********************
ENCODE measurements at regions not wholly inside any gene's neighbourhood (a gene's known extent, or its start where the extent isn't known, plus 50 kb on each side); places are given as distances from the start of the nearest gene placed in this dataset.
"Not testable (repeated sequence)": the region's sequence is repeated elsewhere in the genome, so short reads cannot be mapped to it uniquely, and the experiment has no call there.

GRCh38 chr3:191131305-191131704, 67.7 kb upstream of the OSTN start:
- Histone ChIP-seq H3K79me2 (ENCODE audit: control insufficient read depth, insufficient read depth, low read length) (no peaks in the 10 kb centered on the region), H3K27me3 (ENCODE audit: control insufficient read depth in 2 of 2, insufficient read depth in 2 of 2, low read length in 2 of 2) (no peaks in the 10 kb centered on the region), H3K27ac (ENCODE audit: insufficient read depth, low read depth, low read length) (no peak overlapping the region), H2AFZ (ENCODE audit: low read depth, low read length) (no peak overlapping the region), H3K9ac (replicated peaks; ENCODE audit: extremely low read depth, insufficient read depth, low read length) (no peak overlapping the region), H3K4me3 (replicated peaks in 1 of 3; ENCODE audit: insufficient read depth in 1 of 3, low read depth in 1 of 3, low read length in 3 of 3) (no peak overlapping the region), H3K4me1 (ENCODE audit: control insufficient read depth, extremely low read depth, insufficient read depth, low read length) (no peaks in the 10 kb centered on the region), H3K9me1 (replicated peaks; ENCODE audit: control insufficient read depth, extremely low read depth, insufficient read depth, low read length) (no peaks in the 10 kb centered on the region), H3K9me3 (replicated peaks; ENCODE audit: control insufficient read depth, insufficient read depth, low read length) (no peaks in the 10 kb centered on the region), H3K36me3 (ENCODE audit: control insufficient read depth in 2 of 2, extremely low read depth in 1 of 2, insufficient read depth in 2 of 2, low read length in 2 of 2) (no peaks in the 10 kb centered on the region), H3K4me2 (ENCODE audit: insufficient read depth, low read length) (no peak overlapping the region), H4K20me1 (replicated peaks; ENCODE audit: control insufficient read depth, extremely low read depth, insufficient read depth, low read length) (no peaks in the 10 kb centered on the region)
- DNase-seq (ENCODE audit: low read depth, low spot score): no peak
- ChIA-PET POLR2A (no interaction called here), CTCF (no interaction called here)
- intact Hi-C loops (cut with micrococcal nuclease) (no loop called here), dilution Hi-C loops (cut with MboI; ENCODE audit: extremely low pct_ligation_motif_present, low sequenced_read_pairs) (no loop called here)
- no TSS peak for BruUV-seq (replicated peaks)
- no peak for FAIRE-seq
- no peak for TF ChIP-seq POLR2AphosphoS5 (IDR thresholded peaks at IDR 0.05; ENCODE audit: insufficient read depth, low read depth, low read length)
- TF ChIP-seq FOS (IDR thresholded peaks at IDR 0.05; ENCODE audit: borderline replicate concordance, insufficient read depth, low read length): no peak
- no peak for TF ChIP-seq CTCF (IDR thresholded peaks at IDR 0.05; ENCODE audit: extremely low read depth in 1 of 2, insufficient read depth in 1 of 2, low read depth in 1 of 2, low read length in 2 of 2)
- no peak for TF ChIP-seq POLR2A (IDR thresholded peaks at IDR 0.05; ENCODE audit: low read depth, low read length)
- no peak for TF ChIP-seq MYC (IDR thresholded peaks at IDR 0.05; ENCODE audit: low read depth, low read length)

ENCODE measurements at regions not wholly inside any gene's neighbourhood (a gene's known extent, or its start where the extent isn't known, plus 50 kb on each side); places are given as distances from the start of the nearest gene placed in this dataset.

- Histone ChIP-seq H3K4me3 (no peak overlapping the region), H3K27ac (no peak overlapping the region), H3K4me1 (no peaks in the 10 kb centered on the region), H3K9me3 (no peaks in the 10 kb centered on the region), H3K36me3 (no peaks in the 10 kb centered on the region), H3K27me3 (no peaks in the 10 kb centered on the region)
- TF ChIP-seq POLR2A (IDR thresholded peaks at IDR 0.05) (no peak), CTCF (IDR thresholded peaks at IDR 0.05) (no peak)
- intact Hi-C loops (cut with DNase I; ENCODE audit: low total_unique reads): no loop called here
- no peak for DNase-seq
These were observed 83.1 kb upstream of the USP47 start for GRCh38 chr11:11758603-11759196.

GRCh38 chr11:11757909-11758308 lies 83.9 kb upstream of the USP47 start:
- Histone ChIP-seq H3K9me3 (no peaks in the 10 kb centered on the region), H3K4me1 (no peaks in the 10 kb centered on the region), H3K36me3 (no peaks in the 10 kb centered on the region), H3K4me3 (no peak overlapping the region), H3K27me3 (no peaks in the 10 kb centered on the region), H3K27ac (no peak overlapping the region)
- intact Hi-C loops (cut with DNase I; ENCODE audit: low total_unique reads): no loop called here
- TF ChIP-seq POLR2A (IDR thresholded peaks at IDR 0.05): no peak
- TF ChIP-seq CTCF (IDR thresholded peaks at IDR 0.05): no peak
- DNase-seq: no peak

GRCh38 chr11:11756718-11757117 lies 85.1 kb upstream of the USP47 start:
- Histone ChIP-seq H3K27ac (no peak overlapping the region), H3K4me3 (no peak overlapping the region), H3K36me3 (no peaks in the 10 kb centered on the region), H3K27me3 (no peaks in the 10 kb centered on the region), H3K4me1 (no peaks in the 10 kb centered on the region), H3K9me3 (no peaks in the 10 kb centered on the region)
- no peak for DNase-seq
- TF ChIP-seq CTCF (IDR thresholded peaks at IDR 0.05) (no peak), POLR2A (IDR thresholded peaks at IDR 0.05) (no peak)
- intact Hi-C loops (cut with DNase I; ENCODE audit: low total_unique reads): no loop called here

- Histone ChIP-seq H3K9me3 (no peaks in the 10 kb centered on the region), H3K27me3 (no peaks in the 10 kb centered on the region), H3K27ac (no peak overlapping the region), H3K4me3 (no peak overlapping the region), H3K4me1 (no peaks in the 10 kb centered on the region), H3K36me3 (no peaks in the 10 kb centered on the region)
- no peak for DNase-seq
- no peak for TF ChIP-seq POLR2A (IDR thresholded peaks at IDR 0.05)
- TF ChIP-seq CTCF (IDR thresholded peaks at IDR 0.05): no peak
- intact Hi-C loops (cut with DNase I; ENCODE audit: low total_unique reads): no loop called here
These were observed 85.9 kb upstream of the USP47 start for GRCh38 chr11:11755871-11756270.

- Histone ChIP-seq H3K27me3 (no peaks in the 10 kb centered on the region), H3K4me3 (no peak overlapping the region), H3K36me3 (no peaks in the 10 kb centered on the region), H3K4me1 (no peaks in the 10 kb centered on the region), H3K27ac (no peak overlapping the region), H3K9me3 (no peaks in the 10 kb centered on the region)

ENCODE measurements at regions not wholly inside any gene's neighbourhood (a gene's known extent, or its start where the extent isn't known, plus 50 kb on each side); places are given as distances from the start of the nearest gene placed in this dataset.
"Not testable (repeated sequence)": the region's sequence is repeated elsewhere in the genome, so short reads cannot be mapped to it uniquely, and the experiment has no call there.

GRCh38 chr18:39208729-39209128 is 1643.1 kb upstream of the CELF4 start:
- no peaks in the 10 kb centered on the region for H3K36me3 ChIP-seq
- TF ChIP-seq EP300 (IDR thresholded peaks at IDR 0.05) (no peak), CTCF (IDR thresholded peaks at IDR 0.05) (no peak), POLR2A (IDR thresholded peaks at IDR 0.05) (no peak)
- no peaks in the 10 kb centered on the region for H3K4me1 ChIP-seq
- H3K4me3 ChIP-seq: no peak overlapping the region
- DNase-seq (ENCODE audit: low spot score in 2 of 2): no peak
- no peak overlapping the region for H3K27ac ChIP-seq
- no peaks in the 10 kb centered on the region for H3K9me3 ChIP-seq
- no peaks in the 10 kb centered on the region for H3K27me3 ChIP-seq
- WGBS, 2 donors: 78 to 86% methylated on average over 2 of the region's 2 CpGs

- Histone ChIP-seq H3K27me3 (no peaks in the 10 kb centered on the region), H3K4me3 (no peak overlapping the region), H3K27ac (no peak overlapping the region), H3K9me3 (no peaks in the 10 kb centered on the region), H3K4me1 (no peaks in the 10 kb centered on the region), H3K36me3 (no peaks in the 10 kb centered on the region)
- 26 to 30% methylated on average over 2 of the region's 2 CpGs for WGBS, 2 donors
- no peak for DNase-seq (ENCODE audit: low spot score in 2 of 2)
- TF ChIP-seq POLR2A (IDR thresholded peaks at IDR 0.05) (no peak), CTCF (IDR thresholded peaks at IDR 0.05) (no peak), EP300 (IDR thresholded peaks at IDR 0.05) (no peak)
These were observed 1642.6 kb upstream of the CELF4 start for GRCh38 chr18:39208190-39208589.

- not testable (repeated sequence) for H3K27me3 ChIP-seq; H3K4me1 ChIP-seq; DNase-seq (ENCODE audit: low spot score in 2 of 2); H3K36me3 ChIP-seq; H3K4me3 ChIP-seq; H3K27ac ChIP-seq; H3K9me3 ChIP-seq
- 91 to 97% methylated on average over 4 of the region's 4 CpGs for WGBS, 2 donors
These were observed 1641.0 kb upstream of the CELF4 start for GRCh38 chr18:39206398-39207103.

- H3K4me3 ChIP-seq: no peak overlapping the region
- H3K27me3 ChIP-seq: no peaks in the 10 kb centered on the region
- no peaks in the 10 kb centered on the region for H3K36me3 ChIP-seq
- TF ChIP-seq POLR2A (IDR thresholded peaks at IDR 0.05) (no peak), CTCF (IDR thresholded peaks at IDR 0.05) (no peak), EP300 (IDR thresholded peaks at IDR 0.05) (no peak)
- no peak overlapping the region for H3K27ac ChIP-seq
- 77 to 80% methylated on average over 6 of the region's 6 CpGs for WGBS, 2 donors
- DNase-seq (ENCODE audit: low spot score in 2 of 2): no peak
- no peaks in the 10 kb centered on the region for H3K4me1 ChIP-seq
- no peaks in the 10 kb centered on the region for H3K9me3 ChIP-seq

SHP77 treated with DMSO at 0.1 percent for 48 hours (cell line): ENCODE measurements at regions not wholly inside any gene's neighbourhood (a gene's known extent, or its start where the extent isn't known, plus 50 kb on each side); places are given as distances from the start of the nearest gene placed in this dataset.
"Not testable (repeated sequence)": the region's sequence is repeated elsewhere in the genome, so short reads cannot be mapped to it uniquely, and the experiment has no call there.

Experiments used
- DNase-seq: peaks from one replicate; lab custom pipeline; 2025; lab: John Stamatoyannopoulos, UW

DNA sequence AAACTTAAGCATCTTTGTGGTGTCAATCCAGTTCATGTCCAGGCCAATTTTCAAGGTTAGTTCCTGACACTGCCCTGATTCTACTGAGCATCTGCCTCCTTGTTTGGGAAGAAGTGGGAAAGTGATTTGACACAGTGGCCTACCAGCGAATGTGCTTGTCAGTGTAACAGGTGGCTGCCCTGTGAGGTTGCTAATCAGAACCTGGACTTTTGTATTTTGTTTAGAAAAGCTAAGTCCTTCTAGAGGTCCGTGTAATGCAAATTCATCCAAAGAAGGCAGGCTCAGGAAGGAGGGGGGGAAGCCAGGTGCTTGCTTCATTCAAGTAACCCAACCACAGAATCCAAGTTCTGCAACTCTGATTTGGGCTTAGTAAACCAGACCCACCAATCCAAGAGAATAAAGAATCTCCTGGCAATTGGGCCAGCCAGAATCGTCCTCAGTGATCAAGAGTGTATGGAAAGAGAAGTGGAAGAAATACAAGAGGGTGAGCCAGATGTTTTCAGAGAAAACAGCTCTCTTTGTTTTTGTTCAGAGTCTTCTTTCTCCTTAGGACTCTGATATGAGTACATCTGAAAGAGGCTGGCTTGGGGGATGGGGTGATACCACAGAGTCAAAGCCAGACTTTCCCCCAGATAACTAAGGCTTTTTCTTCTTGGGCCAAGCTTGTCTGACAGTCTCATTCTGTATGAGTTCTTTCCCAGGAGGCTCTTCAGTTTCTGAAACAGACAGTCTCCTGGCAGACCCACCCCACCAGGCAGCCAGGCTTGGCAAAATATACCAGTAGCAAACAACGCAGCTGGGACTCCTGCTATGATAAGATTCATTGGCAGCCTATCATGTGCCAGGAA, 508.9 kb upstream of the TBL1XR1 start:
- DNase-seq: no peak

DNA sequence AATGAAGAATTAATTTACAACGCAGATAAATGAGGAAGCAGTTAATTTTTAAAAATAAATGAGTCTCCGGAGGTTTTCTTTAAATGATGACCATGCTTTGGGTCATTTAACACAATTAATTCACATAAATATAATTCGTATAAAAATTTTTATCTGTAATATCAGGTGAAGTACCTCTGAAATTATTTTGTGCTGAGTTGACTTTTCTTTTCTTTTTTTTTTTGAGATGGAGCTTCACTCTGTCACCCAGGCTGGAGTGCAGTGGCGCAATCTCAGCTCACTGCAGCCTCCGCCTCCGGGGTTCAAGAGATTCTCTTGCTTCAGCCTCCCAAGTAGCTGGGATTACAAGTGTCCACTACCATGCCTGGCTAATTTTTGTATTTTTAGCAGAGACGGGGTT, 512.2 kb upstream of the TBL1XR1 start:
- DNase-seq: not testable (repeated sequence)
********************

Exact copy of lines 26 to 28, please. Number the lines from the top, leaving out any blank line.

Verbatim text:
- DNase-seq: no peak

GRCh38 chr11:11756718-11757117 lies 85.1 kb upstream of the USP47 start:
- Histone ChIP-seq H3K27ac (no peak overlapping the region), H3K4me3 (no peak overlapping the region), H3K36me3 (no peaks in the 10 kb centered on the region), H3K27me3 (no peaks in the 10 kb centered on the region), H3K4me1 (no peaks in the 10 kb centered on the region), H3K9me3 (no peaks in the 10 kb centered on the region)